Strauss, Trott launch solid England reply

England fast bowler Graham Onions said his team had a chance of winning the first Test against South Africa after putting in a determined effort on the second day at SuperSport Park on Thursday.

Onions said England had ”stuck in nicely as a bowling unit” to bowl out South Africa for 418 on a second successive hot day, then made a good start as they reached 88-1 at the close.

Off-spinner Graeme Swann took 5-110 as England’s bowlers were forced to toil until after tea to work their way through stubborn resistance by South Africa’s lower-order batsmen.

Andrew Strauss and Jonathan Trott shared an unbroken 63-run second-wicket stand as England scored at close to four runs an over, in contrast to the South Africans who struggled at below three an over.

”We put the ball in some good areas on a pretty good wicket,” said Onions, who took 3-86.

”There’s no reason why we can’t press for a result, but we’ll have to bat well.”

But South African century-maker Jacques Kallis said England’s quick scoring was more a result of poor bowling by his team than good England batting.

”It was mainly through the conditions that we couldn’t score quickly,” said Kallis. ”It was really disappointing this evening because we didn’t get the ball in the right areas.”

Kallis confirmed that he was unlikely to bowl during the match as he recovers from a cracked rib. He has been bowling in the nets but said it was ”low intensity”.

He added he expected to bowl in the remaining three Tests.

There was a dramatic start to the England innings when Makhaya Ntini, who led the side on to the field in his 100th Test, was denied a wicket with his fourth delivery.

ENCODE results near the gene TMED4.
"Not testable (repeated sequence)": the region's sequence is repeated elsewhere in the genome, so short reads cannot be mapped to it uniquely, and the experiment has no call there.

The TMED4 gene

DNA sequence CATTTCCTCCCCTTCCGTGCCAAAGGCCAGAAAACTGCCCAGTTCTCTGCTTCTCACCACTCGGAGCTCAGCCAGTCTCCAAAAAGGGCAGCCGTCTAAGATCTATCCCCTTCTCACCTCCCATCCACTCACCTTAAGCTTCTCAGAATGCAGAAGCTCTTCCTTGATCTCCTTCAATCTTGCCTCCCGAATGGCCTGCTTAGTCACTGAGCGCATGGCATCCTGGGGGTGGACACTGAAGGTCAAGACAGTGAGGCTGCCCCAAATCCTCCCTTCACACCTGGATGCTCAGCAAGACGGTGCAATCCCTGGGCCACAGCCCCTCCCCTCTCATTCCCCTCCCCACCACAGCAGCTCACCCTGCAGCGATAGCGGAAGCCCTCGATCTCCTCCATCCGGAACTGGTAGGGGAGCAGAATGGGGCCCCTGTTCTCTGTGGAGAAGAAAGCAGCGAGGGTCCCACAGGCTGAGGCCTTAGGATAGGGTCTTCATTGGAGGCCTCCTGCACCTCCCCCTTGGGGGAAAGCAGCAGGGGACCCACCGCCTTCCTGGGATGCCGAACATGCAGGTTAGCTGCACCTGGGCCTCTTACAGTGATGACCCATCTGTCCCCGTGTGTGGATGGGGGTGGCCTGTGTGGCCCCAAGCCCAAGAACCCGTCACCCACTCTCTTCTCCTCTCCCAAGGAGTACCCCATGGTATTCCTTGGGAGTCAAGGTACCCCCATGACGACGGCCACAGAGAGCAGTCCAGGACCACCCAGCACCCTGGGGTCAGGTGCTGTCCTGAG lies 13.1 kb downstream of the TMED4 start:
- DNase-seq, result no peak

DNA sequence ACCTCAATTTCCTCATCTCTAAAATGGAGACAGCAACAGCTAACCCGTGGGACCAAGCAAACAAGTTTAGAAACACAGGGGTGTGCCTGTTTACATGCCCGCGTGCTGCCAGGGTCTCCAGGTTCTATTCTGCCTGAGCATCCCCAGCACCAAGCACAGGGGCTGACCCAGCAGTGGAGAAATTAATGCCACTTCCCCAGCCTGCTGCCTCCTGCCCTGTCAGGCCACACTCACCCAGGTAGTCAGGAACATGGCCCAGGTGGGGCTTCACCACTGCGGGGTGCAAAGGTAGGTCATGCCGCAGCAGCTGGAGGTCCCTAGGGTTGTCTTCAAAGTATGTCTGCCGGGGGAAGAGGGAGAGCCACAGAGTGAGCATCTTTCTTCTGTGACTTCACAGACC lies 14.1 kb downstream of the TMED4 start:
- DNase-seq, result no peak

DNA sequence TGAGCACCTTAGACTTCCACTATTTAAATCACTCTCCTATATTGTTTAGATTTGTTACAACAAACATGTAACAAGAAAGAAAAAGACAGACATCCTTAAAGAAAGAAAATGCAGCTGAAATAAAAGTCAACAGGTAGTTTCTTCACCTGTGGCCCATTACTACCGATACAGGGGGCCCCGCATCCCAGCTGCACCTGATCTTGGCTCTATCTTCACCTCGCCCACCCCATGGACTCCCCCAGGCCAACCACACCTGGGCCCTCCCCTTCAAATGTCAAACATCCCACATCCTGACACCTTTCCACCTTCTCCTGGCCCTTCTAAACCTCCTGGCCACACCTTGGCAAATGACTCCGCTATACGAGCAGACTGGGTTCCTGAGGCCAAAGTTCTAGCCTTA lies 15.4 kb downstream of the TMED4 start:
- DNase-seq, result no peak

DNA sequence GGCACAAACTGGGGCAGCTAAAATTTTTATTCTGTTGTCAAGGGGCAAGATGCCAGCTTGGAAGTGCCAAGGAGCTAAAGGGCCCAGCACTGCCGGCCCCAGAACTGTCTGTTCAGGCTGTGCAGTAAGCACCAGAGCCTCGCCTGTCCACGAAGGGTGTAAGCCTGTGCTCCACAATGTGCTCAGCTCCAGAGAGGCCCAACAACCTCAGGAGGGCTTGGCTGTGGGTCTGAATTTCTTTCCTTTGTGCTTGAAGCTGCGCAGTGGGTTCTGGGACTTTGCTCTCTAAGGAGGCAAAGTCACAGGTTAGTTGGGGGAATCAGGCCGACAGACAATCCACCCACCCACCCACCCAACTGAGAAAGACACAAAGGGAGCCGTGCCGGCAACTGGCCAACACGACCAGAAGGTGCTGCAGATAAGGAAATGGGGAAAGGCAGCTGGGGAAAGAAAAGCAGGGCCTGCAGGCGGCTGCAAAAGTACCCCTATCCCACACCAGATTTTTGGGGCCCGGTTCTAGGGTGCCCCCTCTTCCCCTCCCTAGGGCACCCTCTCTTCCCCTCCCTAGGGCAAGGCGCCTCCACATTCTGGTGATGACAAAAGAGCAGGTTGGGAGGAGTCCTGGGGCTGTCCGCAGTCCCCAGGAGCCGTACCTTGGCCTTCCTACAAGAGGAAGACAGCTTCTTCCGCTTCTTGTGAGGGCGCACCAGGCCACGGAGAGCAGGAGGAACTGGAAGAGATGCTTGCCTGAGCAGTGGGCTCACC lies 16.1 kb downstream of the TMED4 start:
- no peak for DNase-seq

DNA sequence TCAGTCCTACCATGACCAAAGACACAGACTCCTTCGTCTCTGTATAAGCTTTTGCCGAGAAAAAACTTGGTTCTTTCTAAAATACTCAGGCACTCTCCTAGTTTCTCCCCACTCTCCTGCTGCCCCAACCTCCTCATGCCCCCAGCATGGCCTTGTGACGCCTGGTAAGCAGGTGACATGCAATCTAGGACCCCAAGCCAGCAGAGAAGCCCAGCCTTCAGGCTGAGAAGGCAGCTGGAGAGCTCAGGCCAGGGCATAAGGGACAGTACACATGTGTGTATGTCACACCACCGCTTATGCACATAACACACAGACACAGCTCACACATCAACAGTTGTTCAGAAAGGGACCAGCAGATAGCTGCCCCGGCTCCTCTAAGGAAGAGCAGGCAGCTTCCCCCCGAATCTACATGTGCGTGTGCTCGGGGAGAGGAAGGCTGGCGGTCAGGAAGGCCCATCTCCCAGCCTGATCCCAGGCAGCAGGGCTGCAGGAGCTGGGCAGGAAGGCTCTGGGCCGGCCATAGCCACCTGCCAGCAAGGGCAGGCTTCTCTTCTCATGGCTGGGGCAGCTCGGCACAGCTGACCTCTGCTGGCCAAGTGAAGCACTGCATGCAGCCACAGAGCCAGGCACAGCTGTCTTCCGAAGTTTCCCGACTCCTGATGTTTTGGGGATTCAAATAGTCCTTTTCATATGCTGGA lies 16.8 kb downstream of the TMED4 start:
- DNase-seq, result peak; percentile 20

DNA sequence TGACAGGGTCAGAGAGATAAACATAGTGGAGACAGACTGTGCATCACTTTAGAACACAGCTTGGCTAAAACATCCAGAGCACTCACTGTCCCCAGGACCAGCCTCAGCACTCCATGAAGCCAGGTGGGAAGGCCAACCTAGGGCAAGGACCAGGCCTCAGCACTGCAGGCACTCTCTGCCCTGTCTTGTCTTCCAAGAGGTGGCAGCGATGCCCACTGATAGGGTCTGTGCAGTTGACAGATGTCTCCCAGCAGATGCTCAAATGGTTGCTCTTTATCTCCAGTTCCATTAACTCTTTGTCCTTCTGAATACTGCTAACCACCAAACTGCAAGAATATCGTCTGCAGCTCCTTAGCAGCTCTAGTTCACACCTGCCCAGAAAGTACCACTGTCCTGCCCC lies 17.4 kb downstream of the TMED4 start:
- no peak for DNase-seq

Alastair Cook edged the first ball he faced to AB de Villiers at third slip, who could not hold a sharp throat-high chance.

Cook made only 15 before he was caught behind off South African new cap Friedel Wet, getting a thin edge to a ball which moved away from the left-hander.

It took Trott 11 balls to score his first runs, when he drove De Wet through the covers for four.

When he was on 12 Trott survived a review by television umpire Amish Saheba after being given not out by umpire Steve Davis when left-arm spinner Paul Harris appealed for leg before wicket.

The review showed that although the ball would probably have clipped the top of leg stump it was outside the ”zone of certainty” required for an on-field decision to be overturned.

With overnight batsmen Kallis (120) and JP Duminy (56) failing to add substantially to their scores, South Africa’s remaining batsmen opted for caution on a slow pitch.

Wicketkeeper Mark Boucher made 49 off 100 balls and Harris frustrated the English bowlers as he prodded and occasionally punched his way to 38 off 89 deliveries.

De Wet defied the bowlers for 67 deliveries before he was last man out for 20.

Paul Collingwood equalled the England record of four catches by a fielder in a Test innings, a feat which had been achieved 19 times previously.

He claimed a fifth catch when an attempted sweep by Boucher, on 29, against Swann looped off the batsman’s boot to slip.

The on-field umpires asked for a review and slow motion replays showed the ball had hit the ground as well as the boot.

Collingwood had a half-chance to take a fifth catch when Harris cut Swann and the ball went past the fielder close in at slip almost before he could react. — AFP

 

AFP

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Colin Bryden
Colin Bryden
Semi-active journalist and editor SA Cricket Annual.

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